Zabawa is accused of breaking into the home of Tracy and Hilary Kruger early Saturday morning and killing Tracy Kruger, 40, and his son, Alec, 13. Hilary Kruger, 41, was wounded in the upper torso and remains in critical condition at North Memorial Hospital.

According to a criminal complaint, Zabawa entered the Kruger home after his pickup truck got struck in a nearby ditch.

Zabawa told police that Tracy Kruger confronted him with a shotgun after he entered the home and that Kruger was accidentally shot during a struggle for the weapon, the complaint says.

He also said the gun accidentally discharged and wounded Hilary Kruger and then went off again after he dropped it, striking Alec Kruger.

Hilary Kruger gave investigators a different account of what happened. She says she told her son to call 911 after her husband had been shot, and that the shooter went downstairs and came back upstairs to shoot them.

The medical examiner says both Tracy and Alec Kruger died of multiple gunshot wounds.

Zabawa lives with his family in Matawan, about 15 miles from Waseca. His mother tells KARE 11 she's shocked by the allegations and her thoughts are with the Kruger family.

Zabawa's criminal history includes a gross misdemeanor theft conviction and two DWI charges.

At Waseca Junior High School, most of Monday was dedicated to Alec Kruger. Students made hundreds of posters with messages to Alec, and they created a memorial around his locker.

"It's difficult because when you deal with 7th and 8th graders, everybody grieves in a different way," says principal Bill Bunkers.

To help them grieve, students were encouraged to express themselves.

"You've got to get your emotions out and talk with others," says Steve Luther, a Waseca police officer and school liaison officer.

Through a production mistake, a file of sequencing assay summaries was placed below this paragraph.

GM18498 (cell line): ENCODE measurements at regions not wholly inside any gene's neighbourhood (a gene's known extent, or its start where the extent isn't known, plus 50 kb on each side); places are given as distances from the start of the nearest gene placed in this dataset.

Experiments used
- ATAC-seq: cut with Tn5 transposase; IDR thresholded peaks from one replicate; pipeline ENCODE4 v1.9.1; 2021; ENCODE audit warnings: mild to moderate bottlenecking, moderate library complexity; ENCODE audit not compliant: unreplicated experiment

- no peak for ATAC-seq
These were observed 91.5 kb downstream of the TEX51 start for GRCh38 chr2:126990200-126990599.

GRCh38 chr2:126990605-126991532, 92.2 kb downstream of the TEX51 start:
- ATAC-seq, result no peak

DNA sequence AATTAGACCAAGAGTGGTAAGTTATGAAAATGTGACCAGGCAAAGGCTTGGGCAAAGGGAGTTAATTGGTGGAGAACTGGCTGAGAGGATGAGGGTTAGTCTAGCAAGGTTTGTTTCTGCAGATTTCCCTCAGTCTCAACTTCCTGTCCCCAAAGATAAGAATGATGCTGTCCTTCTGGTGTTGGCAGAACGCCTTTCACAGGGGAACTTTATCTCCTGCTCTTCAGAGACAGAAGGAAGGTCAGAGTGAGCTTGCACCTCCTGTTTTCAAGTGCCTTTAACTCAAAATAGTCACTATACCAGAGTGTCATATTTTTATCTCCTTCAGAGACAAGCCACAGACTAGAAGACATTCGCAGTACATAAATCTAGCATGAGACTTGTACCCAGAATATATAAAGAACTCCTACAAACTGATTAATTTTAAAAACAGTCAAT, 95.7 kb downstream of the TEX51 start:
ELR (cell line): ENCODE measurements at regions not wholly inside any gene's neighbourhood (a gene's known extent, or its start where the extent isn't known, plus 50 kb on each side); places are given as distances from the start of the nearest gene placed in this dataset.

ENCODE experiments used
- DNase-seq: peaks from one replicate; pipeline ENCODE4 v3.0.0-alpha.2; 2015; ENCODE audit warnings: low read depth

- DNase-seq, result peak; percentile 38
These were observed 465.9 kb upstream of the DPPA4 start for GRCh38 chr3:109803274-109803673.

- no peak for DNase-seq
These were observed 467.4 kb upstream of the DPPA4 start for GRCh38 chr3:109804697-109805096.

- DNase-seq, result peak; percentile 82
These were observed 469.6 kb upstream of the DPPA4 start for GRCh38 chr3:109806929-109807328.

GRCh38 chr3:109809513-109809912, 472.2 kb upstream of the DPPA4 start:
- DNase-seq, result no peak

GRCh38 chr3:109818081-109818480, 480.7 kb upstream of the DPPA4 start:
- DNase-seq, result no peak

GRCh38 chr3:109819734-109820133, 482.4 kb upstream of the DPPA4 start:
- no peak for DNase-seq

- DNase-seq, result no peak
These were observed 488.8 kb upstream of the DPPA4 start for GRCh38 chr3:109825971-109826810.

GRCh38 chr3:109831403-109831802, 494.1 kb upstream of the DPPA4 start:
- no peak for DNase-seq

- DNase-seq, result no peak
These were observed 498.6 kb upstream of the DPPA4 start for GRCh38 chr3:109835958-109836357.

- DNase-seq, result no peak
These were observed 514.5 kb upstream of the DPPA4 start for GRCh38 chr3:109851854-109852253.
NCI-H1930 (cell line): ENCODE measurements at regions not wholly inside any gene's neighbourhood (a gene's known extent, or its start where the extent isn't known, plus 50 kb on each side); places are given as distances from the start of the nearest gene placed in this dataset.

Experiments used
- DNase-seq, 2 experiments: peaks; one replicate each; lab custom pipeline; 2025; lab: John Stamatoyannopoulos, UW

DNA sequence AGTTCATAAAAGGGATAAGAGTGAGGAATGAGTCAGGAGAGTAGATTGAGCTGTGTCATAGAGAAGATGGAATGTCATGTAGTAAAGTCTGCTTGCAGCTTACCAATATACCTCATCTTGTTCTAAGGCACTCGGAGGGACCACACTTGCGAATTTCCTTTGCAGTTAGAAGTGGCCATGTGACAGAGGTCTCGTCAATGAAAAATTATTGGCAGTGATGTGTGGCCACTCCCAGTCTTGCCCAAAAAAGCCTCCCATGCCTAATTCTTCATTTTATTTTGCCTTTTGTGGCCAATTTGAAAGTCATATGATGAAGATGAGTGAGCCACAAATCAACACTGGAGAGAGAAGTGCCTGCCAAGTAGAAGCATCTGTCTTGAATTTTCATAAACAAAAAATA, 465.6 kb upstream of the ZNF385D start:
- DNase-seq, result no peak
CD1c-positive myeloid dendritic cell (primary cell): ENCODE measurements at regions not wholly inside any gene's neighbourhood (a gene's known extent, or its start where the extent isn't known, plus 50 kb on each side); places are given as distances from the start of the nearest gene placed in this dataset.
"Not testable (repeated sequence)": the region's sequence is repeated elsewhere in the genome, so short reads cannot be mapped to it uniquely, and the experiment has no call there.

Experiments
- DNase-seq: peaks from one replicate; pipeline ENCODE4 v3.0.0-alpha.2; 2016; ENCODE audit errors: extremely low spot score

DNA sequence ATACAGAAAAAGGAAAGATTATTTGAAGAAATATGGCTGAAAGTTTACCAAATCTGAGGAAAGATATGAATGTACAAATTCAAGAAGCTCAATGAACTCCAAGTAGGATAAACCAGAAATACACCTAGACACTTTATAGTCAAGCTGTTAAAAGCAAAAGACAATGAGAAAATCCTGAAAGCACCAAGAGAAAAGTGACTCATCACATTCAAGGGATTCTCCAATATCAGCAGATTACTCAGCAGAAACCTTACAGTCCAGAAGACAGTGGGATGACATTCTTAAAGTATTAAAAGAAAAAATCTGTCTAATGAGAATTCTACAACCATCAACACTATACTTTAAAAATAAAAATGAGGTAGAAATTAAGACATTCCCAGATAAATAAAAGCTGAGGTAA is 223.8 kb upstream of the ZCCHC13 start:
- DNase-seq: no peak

The Kruger's other son was not home at the time of the shooting.

Snowmobile races at this weekend's Sleigh and Cutter Festival on Clear Lake in Waseca will be held in memory of Tracy and Alec Kruger. The Krugers helped organize those races each year.


Farm worker held in slayings of family in Waseca

Authorities said the suspect's statements "put him in the house" at the time of the killings near Waseca of 2 family members.

By Anthony Lonetree and Joy Powell - Star Tribune

February 06, 2007

WASECA, MINN. -- The man arrested in the shooting of a couple and their 13-year-old son early Saturday near Waseca, Minn., did not know the family, authorities said Sunday afternoon.

Husband and father Tracy Kruger, 40, and Alec Kruger, 13, were killed when an intruder broke into their farmhouse shortly before 3:30 a.m.

Hilary Kruger, 41, wife and mother, remained in critical condition Sunday at North Memorial Medical Center in Robbinsdale, according to authorities and friends.

Investigators identified the suspect as Michael S. Zabawa, 24, of Matawan, Minn., who worked at a hog farm in Waseca County. Chief Deputy Sheriff Brad Milbrath said Zabawa "gave us statements that put him in the house."

Milbrath said the suspect got his pickup truck stuck in a snowy ditch in front of the Krugers' home.

He then stole the Krugers' Ford Explorer to try to pull out his pickup, but again became stuck.

At some point, Milbrath said, the suspect broke into the Krugers' house, where Tracy Kruger confronted him.

Authorities had said Saturday that Alec Kruger called 911 at 3:23 a.m. to report an intruder. The dispatcher heard gunshots and the line went silent.